Have you noticed recently that every time you pass by a gas station the price of gas seemingly increases? Besides paying more for gas what other ramifications will this have on you, the average investor or consumer? Oil is considered to be the “lifeblood” of the economy, as we use it for everything from powering our vehicles, to warming our homes, to making plastic and creating electricity. The most commonly used benchmark for the price of oil in the United States is West Texas Intermediate Crude Oil (NYMEX: WTI Crude) which is currently trading at roughly USD 61 per barrel and up 33% this year.
As the COVID-19 pandemic took its toll on the markets earlier this year the price of oil crashed as there was almost no demand for it since travel was suspended globally. As global restrictions are slowly lifted and travel begins to restart, there has been a radical increase in demand for oil. This in turn has caused the price of oil to surge, and it could have many implications for the economy. While investors in oil and the energy sector could make substantial profits, day to day costs for the average consumer will increase. Gas prices will spike, which ultimately will make transportation more expensive. Goods and services that use oil will become more expensive to produce, and will increase in price. Consumers will have less money and won’t be willing to spend as much while the price of goods and services will increase. This will cause inflation, which effectively devalues the US dollar. Due to these various factors, high oil prices often correlate with low economic growth or a recession.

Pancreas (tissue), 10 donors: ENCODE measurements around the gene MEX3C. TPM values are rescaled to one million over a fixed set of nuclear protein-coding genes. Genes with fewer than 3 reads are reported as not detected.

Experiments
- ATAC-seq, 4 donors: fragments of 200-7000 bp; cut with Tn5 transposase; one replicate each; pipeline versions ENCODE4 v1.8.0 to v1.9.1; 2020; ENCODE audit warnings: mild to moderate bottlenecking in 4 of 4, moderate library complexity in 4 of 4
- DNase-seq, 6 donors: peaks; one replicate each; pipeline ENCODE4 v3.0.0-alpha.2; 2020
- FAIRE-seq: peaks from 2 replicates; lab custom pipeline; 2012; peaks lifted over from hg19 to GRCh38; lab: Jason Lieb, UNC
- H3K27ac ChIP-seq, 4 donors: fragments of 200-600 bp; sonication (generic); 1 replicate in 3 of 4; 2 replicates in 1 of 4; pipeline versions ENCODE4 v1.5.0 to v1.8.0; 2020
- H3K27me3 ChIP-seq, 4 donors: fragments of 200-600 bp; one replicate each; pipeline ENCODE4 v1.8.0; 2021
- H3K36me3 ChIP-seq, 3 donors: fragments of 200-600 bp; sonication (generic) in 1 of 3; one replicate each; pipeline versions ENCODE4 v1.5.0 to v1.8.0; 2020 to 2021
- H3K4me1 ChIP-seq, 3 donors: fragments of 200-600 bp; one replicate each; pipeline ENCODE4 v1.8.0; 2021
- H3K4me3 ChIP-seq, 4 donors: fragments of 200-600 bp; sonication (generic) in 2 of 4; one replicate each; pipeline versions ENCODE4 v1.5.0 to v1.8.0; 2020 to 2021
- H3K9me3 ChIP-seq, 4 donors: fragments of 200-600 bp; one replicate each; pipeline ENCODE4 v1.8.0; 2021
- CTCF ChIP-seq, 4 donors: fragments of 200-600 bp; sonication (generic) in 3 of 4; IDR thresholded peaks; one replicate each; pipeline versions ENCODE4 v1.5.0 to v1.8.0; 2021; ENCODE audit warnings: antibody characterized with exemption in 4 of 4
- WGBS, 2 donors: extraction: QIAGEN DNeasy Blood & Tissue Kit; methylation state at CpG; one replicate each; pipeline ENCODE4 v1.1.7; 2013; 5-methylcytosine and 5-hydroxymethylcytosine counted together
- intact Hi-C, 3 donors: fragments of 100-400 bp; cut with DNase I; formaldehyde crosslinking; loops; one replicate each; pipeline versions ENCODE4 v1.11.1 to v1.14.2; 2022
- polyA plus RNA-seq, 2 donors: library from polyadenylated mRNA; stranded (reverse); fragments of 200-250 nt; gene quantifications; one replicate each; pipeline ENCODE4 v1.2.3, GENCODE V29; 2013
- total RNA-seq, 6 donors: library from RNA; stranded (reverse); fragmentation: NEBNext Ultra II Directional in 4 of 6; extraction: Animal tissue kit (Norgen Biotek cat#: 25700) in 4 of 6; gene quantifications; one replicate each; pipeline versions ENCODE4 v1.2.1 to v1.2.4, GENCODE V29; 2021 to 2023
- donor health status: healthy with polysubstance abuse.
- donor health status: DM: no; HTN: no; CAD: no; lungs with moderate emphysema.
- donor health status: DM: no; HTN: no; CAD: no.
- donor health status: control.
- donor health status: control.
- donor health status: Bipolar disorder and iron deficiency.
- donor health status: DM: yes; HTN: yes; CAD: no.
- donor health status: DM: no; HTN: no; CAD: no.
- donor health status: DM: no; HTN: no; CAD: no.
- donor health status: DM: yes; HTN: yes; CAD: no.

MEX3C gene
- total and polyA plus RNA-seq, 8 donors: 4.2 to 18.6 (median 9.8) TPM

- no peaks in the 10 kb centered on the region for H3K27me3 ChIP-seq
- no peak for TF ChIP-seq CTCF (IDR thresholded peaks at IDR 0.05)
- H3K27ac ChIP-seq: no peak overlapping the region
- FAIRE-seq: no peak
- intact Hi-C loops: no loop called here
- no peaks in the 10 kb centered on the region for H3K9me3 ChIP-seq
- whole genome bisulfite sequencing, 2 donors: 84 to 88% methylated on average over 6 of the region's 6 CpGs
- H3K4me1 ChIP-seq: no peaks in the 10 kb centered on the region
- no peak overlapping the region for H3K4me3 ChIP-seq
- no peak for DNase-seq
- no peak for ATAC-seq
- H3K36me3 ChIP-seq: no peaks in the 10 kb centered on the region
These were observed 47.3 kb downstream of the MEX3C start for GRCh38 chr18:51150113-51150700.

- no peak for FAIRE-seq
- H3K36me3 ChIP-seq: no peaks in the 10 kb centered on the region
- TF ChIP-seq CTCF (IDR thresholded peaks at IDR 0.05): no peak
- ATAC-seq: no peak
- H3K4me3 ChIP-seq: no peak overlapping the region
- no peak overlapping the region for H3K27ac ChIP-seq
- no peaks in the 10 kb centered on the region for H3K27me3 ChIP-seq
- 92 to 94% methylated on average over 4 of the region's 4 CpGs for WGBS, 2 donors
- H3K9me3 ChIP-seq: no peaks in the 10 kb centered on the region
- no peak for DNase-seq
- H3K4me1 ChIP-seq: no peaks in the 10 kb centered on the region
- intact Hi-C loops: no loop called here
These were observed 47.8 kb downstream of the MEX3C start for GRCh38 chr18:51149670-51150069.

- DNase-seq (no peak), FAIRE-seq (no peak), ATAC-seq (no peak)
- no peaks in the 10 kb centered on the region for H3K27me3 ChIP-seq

While there is growing support to fight climate change and transition to other energy solutions such as solar and wind, most of the world is not yet at a point where green energy is sustainable. Recently, the Biden Administration cancelled a project called the Keystone XL Pipeline in an effort to combat climate change. North America has massive oil reserves, and this pipeline would have allowed the US and Canada to transport oil between their respective countries, and essentially regulate the price of oil domestically. Since the pipeline has been cancelled, rather than being energy independent we must now depend on The Organization of Petroleum Exporting Countries, or OPEC, to purchase oil. The two biggest exporters of oil in OPEC are Russia and Saudi Arabia, and they can essentially dictate what the price of oil will be. Not to mention, importing oil from Canada through the Keystone XL Pipeline could have arguably been more efficient and environmentally friendly. It remains to be seen what President Biden will do to keep the price of oil in check while we explore alternative energy solutions.